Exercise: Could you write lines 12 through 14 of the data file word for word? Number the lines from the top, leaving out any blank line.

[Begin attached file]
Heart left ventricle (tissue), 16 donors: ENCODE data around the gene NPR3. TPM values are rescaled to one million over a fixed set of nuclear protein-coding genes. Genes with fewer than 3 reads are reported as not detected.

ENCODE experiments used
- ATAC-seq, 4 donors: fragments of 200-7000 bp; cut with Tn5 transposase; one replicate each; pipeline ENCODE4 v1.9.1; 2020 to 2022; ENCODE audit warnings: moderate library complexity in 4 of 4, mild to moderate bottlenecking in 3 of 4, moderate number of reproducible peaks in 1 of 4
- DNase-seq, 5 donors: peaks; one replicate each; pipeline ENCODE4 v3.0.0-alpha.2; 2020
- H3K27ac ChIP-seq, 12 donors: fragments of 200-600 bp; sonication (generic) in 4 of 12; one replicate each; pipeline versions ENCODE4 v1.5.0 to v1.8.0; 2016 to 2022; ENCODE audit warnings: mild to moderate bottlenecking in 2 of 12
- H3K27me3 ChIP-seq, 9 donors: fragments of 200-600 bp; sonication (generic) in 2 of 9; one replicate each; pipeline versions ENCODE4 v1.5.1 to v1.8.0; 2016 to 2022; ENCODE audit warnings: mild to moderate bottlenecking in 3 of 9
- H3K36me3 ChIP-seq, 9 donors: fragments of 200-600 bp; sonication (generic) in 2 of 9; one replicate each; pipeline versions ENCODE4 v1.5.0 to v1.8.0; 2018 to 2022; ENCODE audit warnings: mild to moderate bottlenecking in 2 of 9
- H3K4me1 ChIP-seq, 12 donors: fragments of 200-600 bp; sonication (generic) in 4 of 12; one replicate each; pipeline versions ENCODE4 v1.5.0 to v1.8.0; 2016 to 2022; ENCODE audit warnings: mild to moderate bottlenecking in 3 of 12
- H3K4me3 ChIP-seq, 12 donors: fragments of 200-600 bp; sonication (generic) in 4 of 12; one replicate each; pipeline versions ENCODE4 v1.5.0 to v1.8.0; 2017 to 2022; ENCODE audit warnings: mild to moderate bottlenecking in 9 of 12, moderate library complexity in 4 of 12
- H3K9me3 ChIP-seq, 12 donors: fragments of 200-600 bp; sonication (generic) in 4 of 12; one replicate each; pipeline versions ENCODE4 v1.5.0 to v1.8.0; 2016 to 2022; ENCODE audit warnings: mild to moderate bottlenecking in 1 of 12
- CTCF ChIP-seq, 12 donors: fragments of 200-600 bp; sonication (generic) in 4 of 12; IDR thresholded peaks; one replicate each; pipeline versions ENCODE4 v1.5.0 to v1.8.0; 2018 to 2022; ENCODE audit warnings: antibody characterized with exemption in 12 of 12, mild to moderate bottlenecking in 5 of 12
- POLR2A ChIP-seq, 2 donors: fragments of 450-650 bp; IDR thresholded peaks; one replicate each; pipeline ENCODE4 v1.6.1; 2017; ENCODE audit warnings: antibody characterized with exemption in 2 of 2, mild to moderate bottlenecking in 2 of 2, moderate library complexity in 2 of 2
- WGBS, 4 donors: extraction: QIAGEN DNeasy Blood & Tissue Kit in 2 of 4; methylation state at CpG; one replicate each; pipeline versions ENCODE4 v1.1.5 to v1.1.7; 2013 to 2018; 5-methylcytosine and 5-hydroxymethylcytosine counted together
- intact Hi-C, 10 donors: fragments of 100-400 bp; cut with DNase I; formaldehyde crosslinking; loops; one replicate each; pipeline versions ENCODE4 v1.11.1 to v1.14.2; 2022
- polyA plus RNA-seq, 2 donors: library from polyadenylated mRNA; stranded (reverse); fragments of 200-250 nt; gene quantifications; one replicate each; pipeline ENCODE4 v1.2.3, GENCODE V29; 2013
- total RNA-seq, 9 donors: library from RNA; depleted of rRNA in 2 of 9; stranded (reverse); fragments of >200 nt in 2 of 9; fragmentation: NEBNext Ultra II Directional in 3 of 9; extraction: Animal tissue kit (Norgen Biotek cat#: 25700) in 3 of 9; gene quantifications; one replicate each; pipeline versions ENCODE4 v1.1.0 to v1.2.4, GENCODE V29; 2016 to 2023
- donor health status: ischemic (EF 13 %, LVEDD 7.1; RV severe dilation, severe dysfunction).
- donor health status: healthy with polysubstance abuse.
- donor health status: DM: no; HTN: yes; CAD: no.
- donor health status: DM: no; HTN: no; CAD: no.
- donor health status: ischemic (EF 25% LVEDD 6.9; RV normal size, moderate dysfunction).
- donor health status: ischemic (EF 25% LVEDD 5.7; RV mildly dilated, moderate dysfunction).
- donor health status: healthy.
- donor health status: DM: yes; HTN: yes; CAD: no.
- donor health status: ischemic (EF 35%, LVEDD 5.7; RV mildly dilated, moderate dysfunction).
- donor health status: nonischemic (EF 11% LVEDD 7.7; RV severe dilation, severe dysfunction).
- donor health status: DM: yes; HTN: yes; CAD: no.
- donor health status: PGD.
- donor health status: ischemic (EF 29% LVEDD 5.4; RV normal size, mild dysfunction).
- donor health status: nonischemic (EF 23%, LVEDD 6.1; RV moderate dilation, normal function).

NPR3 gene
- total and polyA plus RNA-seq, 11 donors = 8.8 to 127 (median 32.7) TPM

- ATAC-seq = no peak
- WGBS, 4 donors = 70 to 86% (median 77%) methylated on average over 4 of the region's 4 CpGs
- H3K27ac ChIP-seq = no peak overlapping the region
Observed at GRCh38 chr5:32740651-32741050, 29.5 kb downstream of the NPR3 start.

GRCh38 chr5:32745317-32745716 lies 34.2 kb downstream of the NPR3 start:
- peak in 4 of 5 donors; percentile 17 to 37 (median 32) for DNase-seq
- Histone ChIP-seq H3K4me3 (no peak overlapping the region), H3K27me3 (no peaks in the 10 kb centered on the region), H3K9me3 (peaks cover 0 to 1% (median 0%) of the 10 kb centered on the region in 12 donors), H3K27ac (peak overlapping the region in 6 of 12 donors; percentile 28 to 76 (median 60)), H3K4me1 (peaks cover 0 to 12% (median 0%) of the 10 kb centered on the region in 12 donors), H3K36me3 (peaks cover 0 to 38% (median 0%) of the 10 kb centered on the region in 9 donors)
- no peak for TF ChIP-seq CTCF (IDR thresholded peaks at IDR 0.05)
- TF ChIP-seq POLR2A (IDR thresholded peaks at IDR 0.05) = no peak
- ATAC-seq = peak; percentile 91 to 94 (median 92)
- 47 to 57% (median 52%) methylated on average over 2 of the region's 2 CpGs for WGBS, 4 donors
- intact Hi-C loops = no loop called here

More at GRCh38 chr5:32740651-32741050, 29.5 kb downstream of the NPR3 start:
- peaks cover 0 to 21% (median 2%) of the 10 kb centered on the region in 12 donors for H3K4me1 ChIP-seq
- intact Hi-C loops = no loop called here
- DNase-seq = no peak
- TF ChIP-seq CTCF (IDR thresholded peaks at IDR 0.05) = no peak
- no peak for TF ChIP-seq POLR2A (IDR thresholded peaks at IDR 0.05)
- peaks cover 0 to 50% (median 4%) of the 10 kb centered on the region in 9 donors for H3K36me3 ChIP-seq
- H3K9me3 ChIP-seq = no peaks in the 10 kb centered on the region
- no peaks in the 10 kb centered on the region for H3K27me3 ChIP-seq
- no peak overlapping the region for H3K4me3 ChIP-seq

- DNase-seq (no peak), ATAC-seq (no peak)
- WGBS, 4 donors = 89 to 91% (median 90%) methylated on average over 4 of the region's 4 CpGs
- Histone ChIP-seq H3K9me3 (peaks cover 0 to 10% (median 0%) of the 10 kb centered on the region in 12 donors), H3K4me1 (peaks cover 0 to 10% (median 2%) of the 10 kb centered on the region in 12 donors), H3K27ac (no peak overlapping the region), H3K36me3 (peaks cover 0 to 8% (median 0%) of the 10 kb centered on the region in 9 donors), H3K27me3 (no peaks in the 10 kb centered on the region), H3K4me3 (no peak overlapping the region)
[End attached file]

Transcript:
- POLR2A ChIP-seq, 2 donors: fragments of 450-650 bp; IDR thresholded peaks; one replicate each; pipeline ENCODE4 v1.6.1; 2017; ENCODE audit warnings: antibody characterized with exemption in 2 of 2, mild to moderate bottlenecking in 2 of 2, moderate library complexity in 2 of 2
- WGBS, 4 donors: extraction: QIAGEN DNeasy Blood & Tissue Kit in 2 of 4; methylation state at CpG; one replicate each; pipeline versions ENCODE4 v1.1.5 to v1.1.7; 2013 to 2018; 5-methylcytosine and 5-hydroxymethylcytosine counted together
- intact Hi-C, 10 donors: fragments of 100-400 bp; cut with DNase I; formaldehyde crosslinking; loops; one replicate each; pipeline versions ENCODE4 v1.11.1 to v1.14.2; 2022